Dunand's decoration was inspired by a work he exhibited at the 1927 Salon des Artistes Décorateurs, which featured a scene of birds cooing on top of a stylised palm tree, which dominated the scene. The palm trees Dunand designed for Mlle Aboucaya’s smoking room, however, were far more developed; the textures of the different materials highlight the details of the design and the configuration en décroché of some of the palm trees creates a sense of depth to the entire scene, immersing the viewer within a palm grove of silver and black lacquer where one's gaze does not know where to land.

    The present commission was completed in parallel with his design for the ‘Normandie’ ocean liner, which required much of Dunand and his workshop’s time and energy. Therefore, the smoking room for Colette Aboucaya was not finished until 1936. Following his father’s death, Bernard Dunand completed the decoration of the apartment, including an additional bedroom.



    Les Palmiers de l’élégance: Quintessence de l’Art Déco
    By Alexandra Jaffré
    Art Historian and author of Seizô Sugawara, maître laqueur d’Eileen Gray

    An invitation to travel... to sail through the waves of luxury in the vessel of modernity, this is what Jean Dunand promised to Mlle Colette Aboucaya when she commissioned the decoration of the smoking room of her Parisian apartment. When she discovered the final work installed, the patron could never have imagined this unique interior would enter the pages of the history of decorative arts as an iconic expression of French luxury. An expression of savoir-vivre, an appetite for modernity, a spirit of travel, a taste for the original and luxury: these are the ingredients that define the Art Deco period and that are united in the commission realised for this Parisian patron.

    The savoir-vivre of the roaring twenties elevated the privilege of time to the level of art. The lacquering and sanding process are synonymous with patience and meticulous work, which can last for many months or even years depending on the ambition of the project. Once prepared the base then requires between ten and twenty layers of lacquer that need to be dried between each step and then sanded in a suitable environment. During this period, elite collectors understood that opulent interiors required patience on their part. In this smoking room—in which time is suspended among the billows of smoke—guests could find refuge far from the trepidation of city life, in an environment conducive to intimacy.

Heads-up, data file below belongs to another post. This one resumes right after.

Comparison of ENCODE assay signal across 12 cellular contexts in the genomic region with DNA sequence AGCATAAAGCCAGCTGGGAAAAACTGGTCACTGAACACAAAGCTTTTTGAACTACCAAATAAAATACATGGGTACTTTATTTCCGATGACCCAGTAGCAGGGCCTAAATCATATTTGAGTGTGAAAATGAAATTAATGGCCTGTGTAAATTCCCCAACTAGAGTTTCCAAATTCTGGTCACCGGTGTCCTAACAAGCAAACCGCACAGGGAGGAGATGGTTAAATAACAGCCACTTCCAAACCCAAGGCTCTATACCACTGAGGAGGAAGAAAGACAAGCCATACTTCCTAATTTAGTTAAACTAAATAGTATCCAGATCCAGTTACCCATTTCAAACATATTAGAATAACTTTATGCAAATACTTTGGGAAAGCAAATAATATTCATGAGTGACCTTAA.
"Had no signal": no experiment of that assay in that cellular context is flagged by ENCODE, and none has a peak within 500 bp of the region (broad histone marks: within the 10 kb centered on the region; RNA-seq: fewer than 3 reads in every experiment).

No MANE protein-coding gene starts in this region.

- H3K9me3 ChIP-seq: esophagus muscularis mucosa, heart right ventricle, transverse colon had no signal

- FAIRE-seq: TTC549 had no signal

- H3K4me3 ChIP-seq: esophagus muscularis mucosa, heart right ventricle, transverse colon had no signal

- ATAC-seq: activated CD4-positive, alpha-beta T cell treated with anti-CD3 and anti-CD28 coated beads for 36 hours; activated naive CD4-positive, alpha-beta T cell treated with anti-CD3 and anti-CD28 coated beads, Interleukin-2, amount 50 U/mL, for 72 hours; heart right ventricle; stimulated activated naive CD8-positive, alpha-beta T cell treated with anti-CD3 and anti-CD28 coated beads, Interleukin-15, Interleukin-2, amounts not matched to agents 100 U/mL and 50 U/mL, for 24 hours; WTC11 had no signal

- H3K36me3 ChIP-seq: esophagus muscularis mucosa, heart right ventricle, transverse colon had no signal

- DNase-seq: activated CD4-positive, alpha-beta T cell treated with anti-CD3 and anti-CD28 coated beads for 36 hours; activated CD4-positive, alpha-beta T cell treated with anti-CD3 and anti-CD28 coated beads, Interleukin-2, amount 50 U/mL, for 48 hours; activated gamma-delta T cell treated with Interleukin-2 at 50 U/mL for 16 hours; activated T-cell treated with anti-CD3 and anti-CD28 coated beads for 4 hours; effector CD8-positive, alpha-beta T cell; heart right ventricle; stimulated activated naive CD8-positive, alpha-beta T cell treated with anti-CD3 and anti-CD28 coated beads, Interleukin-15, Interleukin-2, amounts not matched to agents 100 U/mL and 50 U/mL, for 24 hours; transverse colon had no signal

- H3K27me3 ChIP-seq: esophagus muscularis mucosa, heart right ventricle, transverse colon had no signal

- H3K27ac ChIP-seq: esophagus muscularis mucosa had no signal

The appetite for modernity reigns in this interior in which Dunand created a decor characterised by vigorously geometric lines. This is the spirit of Art Deco, which worships the inventions of the engineer. However, the resulting strength is tempered by the softness of the powdered pink colour chosen for the furniture by the decorator Gérard Mille, which reflected the tones of the carpet by Ivan da Silva Bruhns. Dunand offered here with his masculine stylistic approach his own interpretation of the apartments of the hôtels particuliers during the reign of Louis XV, in which the ornamentation, consisting of organic curves enhanced by gold and colour, expressed an ode to femininity. Dunand adhered to the prayers of his intellectual contemporaries who aspired for the decorative arts to reach the same degree of excellence achieved during the eighteenth century, so that France could shine again in Europe. As such the masculine elegance of the present interior embodies the essence of French Art Deco.